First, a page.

DEARBORN/HEIGHTS — With COVID cases on the rise, local school districts have had to face whether or not to return to virtual learning again.
Dearborn Heights’ District 7 (D7) school district has decided to return to virtual learning beginning Monday, Jan. 10 until Friday, Jan. 21 due to the “increase and significant uptick in COVID positive cases and number of quarantines and isolations.”
In a letter to the district, Superintendent Dr. Ty Weeks said that the district anticipates returning to in-person learning on Monday, Jan. 24.
“Students learning virtually in a synchronous manner (devices turned on and students engaged with the teacher) will give our custodial staff an opportunity to deep clean and sanitize our buildings while they are free of most staff and all students,” the letter read. “This will also serve as a building-wide quarantine since we would be separated from each other for 10 days. Returning on Monday, Jan. 24 would allow us to be back together in buildings with a clean slate.”
We look at both students and staff in our decision-making and we have to make decisions that are based on what’s in the best interest of our district and based on data daily. We appreciate the community’s help and our staff for their diligent efforts as navigating this virus has been a full team effort. — Crestwood Schools Superintendent Dr. Youssef Mosallam
In the letter, Weeks also reminds the district that if it does not meet daily attendance rates, they may need to add school days to the end of the school year.
“All students will be given a device to bring home for their virtual learning experience,” the letter read. “The food service department will be providing breakfast and lunch five-day meal kits via meal distribution. Any families with school aged children are welcome to participate.”
The letter also encouraged vaccines.
“I appreciate your patience and understanding in making these essential adjustments to support the health and safety of our students and staff, families and community,” it read. “During the coming days, obtaining vaccinations and boosters for as many individuals as possible and ensuring our diligent practice of COVID-19 health precautions will support the continuance of in-school learning on as many days as possible through this winter. We will remain in close communication as we work through this time.”
Dearborn Heights’ Crestwood School District and the Dearborn Public Schools District have a different approach.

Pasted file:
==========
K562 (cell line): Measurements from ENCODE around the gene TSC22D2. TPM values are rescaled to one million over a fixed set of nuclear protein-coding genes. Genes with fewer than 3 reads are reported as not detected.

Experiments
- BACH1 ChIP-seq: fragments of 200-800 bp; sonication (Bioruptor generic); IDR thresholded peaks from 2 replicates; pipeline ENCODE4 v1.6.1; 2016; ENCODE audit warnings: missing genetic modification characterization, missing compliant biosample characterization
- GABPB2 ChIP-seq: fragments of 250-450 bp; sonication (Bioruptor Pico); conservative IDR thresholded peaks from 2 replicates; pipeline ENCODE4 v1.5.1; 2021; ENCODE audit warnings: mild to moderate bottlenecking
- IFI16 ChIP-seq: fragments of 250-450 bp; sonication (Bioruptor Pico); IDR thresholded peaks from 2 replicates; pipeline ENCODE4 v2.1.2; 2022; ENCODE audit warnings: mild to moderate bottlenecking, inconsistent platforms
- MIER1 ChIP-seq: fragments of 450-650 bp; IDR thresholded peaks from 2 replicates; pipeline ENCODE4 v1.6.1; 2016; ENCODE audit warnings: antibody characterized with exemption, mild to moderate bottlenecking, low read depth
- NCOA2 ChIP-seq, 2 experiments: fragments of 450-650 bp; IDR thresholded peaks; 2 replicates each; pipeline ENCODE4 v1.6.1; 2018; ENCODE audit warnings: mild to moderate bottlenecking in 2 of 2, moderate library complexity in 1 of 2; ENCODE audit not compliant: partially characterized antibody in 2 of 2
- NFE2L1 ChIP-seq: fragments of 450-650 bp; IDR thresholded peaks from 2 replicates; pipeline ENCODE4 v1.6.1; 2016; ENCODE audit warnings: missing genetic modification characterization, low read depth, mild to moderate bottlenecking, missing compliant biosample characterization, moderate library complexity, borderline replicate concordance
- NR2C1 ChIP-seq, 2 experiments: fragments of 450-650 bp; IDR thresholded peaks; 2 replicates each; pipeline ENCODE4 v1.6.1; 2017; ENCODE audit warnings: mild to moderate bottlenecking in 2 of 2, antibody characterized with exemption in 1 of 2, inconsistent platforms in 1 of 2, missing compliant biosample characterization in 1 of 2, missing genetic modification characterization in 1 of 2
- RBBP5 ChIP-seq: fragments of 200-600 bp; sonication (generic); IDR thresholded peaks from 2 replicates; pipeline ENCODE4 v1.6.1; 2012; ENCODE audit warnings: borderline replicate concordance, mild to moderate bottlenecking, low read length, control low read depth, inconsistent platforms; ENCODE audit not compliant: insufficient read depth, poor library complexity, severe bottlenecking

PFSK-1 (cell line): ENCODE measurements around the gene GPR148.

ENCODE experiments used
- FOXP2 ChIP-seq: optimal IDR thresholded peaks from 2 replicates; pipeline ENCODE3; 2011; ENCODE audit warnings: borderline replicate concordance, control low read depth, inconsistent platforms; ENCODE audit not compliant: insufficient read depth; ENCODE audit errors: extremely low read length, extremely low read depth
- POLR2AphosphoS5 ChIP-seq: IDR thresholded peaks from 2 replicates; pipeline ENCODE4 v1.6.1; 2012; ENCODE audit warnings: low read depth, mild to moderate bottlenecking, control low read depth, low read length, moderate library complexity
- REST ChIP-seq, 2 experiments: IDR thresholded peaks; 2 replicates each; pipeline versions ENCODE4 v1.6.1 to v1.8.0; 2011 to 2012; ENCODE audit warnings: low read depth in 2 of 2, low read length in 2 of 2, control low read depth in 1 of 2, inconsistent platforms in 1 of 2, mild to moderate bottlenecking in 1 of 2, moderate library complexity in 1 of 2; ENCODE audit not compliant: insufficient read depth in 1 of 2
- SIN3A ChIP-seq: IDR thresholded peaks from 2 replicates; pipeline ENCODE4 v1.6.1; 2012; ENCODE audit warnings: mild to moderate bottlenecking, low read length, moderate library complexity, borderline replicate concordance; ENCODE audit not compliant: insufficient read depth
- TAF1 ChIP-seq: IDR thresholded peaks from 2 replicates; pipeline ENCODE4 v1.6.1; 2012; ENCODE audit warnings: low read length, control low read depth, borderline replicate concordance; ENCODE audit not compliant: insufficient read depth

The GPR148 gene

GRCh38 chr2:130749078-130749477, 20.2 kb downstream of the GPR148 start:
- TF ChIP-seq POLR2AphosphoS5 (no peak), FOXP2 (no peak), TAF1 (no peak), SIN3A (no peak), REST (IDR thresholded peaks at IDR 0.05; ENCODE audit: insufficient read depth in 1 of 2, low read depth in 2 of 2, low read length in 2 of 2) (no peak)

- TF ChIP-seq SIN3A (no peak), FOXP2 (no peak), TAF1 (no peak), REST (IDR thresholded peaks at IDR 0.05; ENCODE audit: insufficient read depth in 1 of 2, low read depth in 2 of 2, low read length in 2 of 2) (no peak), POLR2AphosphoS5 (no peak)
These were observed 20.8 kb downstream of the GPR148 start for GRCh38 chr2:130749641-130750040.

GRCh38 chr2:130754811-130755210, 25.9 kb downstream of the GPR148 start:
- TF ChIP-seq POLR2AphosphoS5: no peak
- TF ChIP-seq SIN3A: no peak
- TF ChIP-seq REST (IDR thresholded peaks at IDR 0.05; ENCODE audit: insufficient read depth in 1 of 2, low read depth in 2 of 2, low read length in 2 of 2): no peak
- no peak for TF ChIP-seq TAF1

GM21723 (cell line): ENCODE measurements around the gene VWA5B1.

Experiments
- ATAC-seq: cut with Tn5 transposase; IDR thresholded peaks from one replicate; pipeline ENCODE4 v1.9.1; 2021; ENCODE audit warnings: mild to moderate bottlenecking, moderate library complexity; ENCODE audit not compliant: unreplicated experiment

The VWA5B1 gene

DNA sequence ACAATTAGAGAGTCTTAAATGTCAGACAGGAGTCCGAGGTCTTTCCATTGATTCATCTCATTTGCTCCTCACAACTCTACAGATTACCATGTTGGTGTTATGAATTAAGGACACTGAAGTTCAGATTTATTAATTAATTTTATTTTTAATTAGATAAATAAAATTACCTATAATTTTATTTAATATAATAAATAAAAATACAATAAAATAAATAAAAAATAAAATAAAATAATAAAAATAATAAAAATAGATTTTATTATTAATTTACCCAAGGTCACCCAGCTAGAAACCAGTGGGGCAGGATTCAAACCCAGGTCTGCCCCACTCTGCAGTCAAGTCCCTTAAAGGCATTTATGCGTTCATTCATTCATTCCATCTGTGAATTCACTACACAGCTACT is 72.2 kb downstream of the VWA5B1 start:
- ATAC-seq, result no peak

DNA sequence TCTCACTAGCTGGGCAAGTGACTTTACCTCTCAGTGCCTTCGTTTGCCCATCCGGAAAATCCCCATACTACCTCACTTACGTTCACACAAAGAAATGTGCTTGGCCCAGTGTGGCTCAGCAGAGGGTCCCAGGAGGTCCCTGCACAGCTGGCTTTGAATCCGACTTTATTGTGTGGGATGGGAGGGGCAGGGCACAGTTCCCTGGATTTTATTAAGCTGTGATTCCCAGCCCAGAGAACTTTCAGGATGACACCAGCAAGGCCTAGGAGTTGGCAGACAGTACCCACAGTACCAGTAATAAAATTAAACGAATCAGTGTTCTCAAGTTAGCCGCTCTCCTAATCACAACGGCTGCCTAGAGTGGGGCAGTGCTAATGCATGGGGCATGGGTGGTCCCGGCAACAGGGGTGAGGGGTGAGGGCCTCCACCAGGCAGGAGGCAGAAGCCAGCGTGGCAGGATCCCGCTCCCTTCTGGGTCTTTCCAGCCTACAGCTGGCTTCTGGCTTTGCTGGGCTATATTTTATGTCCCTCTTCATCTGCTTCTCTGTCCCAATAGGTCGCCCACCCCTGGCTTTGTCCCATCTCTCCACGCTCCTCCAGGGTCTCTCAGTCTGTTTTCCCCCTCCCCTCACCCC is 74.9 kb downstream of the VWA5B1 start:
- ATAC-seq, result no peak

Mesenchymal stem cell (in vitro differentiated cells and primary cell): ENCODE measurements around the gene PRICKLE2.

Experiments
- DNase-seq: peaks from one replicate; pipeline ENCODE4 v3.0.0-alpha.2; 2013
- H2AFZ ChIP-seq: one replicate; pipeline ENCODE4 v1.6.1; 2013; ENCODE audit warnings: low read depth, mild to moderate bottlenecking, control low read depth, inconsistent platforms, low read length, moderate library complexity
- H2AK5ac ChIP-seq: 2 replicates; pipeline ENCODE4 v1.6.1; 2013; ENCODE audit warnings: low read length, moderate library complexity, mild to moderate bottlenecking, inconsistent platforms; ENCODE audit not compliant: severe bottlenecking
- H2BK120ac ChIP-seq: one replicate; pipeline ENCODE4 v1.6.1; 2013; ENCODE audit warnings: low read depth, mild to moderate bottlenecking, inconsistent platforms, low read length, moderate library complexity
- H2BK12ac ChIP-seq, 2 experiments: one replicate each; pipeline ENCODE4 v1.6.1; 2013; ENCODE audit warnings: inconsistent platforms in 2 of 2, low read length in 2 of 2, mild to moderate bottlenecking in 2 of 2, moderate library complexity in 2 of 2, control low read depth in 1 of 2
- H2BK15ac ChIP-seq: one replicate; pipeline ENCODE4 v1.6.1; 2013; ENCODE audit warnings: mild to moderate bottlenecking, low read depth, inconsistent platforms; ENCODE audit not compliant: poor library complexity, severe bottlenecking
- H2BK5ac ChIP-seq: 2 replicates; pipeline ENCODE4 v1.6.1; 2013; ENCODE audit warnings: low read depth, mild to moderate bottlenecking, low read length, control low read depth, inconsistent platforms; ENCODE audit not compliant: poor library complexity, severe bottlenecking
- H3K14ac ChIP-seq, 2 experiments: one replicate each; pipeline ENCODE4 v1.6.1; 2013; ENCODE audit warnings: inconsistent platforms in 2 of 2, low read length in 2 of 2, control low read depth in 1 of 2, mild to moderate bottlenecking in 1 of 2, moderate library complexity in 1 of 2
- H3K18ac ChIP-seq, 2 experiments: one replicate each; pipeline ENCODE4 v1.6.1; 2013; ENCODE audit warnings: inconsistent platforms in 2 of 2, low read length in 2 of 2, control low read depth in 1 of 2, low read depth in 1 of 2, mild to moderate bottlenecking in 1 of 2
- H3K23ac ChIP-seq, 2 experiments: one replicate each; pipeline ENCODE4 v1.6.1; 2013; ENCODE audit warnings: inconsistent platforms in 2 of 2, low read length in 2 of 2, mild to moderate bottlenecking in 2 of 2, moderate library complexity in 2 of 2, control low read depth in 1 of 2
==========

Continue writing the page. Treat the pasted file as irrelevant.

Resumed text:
Crestwood Superintendent Dr. Youssef Mosallam said that the district reviews the data daily.
“As of now, we have no plans to go virtual,” he said. “We are staffed and the students who are ill have been staying home and our teachers and administrative staff have been very supportive of students who chose to stay home this week. We check numbers daily by classroom, grade level and building to make determinations.”
While there are currently no plans on returning to virtual learning, Mosallam said that may change.
“This can definitely change, but at this time we are not planning to go virtual,” he said. “We are reviewing closely day by day and things can always change. We look at both students and staff in our decision-making and we have to make decisions that are based on what’s in the best interest of our district and based on data daily. We appreciate the community’s help and our staff for their diligent efforts as navigating this virus has been a full team effort.”
Dearborn Superintendent Dr. Glenn Maleyko said that the district is prepared to go virtual if necessary, but there are no plans to do so at this time.
“We are reviewing both student and staff cases,” he said. “When we look at the data, we look at the classroom level first, then the building level, then the district level. We may quarantine classrooms individually or buildings individually before we go to a district-wide return to virtual learning. I support masks, vaccines and keeping kids in schools.”
Maleyko said that the hospitalization rates are what’s most concerning to him, but the district still has roughly 85 percent of student attendance in person.
“I can’t base any decision on public opinion,” he said. “I’m basing it on public health, data and the students’ needs. Returning to virtual learning at the district level is a last resort. I’m hoping we can continue our mitigation and keep kids in school. We may need to return to virtual learning, but at this point, I do not see the need to. If there is a need to, I will not hesitate to make that decision.”
Maleyko also said that the district cannot do it alone.
“Parents and staff have been very responsible by notifying the buildings via phone and staying home when they feel ill, which has helped not put any other students or staff at risk,” he said. “We will continue to be diligent, but this is a joint effort.”